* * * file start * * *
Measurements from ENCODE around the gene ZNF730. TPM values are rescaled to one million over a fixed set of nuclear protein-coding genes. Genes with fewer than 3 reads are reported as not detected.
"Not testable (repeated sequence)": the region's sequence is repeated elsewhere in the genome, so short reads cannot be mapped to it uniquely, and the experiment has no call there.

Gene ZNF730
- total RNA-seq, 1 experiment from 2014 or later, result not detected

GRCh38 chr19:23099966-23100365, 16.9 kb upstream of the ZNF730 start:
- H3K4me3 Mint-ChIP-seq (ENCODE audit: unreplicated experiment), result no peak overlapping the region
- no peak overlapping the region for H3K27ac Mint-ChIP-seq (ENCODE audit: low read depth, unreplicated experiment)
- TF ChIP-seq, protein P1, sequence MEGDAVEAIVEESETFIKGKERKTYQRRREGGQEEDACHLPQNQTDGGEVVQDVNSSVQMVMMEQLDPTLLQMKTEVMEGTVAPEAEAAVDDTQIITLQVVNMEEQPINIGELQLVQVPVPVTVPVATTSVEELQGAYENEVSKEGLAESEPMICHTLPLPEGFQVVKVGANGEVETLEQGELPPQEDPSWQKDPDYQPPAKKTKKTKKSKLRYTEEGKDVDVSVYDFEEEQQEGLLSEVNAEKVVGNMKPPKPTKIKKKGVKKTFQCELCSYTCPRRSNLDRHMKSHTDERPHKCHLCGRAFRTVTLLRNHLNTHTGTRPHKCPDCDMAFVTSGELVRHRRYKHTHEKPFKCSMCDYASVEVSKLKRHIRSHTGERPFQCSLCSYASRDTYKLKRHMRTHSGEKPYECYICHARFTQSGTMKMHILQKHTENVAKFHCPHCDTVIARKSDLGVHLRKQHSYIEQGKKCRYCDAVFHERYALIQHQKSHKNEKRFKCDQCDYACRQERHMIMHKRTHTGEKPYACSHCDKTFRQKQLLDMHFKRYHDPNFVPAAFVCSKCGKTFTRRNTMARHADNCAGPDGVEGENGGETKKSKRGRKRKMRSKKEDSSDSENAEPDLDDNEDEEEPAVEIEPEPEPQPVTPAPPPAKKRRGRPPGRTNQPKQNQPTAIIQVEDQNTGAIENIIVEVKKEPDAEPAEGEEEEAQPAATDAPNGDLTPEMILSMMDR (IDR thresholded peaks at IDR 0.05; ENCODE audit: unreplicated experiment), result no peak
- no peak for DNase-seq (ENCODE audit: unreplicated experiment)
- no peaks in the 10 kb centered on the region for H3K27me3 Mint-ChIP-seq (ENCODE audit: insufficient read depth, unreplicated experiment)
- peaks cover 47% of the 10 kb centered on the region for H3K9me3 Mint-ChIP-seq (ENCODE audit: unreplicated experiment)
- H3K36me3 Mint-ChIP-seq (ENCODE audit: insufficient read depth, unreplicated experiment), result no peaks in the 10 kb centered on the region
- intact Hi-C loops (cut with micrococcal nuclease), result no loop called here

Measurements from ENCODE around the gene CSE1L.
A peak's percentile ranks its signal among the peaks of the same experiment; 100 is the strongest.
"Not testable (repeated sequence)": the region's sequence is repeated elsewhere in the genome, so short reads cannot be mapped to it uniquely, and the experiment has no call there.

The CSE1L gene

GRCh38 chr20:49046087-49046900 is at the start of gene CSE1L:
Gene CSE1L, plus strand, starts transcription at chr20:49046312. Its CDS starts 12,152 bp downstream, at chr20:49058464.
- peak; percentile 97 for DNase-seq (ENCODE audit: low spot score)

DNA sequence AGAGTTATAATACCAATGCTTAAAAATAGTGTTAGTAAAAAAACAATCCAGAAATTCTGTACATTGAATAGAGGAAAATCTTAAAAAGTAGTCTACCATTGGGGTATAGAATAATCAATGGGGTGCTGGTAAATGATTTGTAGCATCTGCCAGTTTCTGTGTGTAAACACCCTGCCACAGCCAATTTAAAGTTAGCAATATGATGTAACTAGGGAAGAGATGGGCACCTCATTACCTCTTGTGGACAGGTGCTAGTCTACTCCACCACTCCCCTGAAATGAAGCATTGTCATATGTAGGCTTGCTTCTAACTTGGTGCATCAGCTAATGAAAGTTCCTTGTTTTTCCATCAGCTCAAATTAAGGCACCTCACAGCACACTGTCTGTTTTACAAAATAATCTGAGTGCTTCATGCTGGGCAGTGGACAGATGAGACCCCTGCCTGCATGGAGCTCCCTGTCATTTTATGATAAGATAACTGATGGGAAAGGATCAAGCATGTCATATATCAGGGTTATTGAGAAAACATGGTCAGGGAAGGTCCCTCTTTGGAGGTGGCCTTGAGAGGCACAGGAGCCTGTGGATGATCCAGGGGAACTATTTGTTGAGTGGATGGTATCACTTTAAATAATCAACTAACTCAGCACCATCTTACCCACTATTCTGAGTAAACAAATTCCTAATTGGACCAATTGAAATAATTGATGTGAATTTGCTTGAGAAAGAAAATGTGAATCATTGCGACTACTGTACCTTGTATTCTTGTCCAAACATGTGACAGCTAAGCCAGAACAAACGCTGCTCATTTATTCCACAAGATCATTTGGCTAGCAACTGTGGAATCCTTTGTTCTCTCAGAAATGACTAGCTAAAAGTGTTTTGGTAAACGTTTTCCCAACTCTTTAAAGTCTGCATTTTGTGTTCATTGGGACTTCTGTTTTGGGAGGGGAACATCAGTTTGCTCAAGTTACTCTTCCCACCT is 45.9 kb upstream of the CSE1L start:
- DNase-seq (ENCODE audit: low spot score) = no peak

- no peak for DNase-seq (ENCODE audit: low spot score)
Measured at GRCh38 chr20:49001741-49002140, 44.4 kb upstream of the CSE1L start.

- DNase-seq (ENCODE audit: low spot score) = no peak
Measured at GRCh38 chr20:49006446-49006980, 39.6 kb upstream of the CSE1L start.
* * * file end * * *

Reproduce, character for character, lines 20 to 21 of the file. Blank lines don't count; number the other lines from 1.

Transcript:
- peak; percentile 97 for DNase-seq (ENCODE audit: low spot score)

DNA sequence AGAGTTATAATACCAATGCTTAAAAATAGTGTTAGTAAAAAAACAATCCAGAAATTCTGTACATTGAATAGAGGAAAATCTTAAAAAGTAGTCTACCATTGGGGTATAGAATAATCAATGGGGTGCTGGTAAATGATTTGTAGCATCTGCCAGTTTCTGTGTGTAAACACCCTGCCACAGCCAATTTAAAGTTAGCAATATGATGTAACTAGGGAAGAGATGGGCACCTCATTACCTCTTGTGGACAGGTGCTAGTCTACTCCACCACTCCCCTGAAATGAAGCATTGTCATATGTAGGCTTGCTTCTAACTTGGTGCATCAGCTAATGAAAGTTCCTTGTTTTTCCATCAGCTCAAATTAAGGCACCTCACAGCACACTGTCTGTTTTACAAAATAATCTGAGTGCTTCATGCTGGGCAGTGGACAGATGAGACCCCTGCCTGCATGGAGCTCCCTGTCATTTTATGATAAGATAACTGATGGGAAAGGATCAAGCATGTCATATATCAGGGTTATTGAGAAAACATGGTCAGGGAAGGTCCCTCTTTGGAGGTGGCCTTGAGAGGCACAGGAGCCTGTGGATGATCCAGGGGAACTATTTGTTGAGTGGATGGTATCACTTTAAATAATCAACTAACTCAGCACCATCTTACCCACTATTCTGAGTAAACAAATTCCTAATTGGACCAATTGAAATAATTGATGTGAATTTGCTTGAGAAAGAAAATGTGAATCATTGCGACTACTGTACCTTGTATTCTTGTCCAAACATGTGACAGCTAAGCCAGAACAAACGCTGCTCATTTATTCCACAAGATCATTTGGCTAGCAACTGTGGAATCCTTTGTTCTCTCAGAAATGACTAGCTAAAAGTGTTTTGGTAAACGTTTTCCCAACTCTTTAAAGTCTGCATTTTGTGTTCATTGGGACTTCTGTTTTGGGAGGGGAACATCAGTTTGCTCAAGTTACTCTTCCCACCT is 45.9 kb upstream of the CSE1L start: